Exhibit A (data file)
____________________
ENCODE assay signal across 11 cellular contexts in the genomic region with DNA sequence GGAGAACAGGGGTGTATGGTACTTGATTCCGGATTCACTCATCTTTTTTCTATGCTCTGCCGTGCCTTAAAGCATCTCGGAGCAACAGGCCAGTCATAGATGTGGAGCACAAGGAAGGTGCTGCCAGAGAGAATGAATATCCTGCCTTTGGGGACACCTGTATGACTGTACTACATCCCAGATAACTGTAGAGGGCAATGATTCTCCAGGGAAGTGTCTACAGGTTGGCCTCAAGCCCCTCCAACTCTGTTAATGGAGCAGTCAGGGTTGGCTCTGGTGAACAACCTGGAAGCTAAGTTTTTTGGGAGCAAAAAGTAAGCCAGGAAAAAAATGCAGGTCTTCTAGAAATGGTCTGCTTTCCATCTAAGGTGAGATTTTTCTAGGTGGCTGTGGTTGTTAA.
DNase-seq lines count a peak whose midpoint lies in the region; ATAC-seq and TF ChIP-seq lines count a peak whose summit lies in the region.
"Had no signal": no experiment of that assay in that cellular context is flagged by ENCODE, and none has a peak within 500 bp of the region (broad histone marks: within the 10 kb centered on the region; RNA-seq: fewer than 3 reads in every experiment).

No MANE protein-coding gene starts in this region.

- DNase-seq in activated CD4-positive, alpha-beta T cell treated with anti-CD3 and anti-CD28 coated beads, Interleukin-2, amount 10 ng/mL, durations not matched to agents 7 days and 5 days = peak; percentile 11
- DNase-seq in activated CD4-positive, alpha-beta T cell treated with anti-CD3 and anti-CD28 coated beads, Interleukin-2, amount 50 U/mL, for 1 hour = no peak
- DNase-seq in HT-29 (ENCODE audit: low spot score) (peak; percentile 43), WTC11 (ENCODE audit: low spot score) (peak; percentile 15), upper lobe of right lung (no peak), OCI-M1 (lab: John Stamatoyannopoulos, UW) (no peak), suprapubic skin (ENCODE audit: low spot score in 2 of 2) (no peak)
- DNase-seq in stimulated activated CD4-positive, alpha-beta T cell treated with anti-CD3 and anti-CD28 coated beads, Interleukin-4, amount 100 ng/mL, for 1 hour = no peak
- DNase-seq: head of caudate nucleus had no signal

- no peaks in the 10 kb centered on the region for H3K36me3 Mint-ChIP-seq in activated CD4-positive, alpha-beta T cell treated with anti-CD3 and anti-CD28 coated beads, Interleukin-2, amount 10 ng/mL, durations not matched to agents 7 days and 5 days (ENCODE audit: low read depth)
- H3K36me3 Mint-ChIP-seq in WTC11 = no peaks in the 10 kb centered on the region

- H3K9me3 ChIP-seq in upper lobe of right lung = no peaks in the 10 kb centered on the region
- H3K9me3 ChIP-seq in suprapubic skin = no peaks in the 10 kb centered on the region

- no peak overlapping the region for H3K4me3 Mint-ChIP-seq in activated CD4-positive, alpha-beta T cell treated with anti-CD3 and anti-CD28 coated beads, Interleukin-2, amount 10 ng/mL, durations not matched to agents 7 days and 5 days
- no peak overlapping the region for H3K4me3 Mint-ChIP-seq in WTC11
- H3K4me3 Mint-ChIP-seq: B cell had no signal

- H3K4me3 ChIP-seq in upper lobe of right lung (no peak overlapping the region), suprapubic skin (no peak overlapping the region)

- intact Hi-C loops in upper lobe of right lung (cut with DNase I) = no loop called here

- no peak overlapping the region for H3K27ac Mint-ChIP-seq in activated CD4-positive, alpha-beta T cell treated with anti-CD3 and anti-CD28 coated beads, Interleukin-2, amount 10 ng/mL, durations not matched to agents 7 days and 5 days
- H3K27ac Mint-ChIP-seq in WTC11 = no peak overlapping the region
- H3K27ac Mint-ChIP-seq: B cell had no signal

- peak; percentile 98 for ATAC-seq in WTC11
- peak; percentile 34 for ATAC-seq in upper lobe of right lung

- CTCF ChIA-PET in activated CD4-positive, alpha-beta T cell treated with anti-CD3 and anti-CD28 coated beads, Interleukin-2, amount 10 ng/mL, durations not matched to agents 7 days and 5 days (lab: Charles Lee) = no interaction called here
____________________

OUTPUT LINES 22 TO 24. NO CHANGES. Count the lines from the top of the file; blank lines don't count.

- peak; percentile 98 for ATAC-seq in WTC11
- peak; percentile 34 for ATAC-seq in upper lobe of right lung

- CTCF ChIA-PET in activated CD4-positive, alpha-beta T cell treated with anti-CD3 and anti-CD28 coated beads, Interleukin-2, amount 10 ng/mL, durations not matched to agents 7 days and 5 days (lab: Charles Lee) = no interaction called here